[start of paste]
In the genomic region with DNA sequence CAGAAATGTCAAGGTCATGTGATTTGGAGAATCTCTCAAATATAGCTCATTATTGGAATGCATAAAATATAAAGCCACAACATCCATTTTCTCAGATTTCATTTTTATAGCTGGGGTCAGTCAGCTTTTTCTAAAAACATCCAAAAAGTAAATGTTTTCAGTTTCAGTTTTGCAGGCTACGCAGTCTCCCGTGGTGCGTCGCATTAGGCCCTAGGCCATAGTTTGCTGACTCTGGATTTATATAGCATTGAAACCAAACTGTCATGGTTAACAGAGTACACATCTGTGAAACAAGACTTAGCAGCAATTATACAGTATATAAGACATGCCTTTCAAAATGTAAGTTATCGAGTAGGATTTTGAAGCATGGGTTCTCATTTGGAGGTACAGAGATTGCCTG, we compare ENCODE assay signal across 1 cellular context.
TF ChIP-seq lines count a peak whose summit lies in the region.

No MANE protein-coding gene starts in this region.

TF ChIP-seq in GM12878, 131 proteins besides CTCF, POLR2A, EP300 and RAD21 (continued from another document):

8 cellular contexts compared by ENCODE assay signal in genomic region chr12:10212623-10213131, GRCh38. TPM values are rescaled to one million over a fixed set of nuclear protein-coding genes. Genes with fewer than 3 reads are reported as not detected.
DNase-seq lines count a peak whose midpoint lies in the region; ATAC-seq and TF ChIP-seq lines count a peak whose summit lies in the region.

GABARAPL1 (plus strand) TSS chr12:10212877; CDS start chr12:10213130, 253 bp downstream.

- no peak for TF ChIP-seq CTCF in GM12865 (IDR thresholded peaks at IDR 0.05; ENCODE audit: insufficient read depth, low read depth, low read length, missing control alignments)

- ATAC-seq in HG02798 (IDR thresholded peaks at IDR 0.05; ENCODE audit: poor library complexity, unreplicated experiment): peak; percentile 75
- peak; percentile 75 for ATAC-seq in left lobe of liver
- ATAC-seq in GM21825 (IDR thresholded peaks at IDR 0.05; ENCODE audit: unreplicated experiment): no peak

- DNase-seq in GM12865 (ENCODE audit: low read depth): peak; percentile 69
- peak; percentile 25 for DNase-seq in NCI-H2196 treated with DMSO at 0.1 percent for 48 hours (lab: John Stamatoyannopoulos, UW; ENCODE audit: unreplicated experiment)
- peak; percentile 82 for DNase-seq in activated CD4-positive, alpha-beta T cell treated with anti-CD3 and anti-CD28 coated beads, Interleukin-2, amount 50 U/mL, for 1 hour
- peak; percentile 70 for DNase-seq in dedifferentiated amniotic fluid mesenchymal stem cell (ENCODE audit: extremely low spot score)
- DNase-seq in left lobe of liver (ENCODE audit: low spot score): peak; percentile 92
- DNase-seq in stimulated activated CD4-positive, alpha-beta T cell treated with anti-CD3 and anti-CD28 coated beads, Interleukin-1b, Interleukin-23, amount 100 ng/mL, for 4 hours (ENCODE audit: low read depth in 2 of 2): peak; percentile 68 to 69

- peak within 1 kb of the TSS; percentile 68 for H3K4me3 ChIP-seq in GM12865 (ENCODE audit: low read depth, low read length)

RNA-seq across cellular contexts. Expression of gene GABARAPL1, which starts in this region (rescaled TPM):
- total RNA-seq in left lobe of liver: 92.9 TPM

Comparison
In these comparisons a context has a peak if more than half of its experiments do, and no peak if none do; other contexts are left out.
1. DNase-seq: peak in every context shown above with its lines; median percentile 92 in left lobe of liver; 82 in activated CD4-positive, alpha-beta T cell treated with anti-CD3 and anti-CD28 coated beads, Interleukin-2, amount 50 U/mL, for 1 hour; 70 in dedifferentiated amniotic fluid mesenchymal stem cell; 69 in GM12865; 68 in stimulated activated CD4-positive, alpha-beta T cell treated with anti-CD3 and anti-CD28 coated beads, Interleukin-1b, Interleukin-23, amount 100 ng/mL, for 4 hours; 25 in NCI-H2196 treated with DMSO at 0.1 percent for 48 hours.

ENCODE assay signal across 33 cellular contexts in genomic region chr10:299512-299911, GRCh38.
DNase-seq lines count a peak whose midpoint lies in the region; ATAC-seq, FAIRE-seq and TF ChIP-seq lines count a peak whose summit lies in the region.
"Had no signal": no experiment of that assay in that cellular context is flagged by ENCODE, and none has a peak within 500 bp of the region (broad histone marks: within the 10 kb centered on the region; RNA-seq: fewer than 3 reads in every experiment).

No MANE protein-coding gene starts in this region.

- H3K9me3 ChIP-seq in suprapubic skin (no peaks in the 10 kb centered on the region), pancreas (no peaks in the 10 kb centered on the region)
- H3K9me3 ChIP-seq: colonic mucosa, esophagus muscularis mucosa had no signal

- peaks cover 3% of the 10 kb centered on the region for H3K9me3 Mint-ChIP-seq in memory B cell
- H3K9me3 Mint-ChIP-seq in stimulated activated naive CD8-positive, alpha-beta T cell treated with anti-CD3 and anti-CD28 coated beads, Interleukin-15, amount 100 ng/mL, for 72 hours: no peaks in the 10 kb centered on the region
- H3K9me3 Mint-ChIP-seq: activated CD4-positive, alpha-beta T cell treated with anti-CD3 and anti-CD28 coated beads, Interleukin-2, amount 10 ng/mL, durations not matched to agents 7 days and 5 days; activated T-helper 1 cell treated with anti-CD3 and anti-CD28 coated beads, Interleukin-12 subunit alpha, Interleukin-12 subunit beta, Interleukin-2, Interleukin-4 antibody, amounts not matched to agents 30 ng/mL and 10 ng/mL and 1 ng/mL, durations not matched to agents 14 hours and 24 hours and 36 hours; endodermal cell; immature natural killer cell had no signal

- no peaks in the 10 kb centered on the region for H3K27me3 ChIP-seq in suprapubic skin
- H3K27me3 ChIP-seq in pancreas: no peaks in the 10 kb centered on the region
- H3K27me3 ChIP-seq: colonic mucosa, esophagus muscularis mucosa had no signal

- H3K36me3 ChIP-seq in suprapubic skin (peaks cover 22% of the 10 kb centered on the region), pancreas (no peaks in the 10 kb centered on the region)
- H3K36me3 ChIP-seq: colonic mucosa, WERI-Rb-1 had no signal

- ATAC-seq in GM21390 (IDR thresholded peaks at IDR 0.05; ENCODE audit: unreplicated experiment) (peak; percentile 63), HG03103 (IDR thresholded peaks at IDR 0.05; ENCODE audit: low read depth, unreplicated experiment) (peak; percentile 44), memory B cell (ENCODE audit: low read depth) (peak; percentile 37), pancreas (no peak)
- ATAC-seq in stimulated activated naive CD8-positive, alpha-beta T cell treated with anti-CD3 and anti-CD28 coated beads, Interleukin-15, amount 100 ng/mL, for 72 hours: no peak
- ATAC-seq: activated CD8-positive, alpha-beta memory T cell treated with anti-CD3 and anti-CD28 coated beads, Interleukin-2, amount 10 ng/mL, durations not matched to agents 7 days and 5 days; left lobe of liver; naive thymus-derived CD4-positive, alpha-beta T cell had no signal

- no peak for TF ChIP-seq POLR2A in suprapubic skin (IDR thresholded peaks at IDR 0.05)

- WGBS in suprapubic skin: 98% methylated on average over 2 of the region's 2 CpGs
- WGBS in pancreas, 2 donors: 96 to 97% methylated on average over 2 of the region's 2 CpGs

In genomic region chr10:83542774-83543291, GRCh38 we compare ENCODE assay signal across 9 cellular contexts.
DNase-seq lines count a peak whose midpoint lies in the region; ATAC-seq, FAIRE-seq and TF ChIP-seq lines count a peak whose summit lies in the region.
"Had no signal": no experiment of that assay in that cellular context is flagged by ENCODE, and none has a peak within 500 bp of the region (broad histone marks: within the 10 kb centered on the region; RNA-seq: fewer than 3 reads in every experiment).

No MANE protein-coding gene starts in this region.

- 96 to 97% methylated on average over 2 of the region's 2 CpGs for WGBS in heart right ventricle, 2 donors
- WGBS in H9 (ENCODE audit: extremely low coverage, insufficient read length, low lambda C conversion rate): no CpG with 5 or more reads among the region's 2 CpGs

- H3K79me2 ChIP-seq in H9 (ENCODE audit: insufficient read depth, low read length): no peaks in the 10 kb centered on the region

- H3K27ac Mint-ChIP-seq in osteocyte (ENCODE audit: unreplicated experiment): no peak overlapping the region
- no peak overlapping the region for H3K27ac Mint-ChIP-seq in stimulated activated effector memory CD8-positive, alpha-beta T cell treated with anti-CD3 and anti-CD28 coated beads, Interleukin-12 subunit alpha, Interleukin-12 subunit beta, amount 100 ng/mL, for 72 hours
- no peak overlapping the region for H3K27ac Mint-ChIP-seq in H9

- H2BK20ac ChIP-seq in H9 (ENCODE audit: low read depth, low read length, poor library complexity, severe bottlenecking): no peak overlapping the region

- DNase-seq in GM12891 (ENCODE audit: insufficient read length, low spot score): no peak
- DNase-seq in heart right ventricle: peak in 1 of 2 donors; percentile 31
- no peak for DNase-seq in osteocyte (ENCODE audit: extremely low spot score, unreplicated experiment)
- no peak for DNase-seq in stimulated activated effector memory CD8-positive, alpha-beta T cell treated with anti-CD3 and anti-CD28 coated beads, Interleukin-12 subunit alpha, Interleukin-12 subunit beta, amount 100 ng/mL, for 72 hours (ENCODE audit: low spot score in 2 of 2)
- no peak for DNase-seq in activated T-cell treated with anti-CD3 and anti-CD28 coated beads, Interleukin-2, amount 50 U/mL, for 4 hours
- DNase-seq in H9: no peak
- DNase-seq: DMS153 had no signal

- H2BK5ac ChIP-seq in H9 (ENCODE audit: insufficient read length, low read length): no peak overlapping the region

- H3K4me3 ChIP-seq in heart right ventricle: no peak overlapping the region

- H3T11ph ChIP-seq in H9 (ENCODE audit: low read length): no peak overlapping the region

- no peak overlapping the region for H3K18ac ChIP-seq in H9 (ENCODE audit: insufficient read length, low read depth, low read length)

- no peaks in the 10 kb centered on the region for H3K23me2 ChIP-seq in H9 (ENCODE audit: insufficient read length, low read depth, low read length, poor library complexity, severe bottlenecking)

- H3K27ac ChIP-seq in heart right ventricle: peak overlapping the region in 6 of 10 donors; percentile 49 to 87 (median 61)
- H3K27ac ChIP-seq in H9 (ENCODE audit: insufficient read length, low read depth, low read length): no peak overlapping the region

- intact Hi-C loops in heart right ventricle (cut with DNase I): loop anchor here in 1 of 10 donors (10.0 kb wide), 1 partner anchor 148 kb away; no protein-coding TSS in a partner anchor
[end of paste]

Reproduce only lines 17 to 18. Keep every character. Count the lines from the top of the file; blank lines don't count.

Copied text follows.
- DNase-seq in stimulated activated CD4-positive, alpha-beta T cell treated with anti-CD3 and anti-CD28 coated beads, Interleukin-1b, Interleukin-23, amount 100 ng/mL, for 4 hours (ENCODE audit: low read depth in 2 of 2): peak; percentile 68 to 69

- peak within 1 kb of the TSS; percentile 68 for H3K4me3 ChIP-seq in GM12865 (ENCODE audit: low read depth, low read length)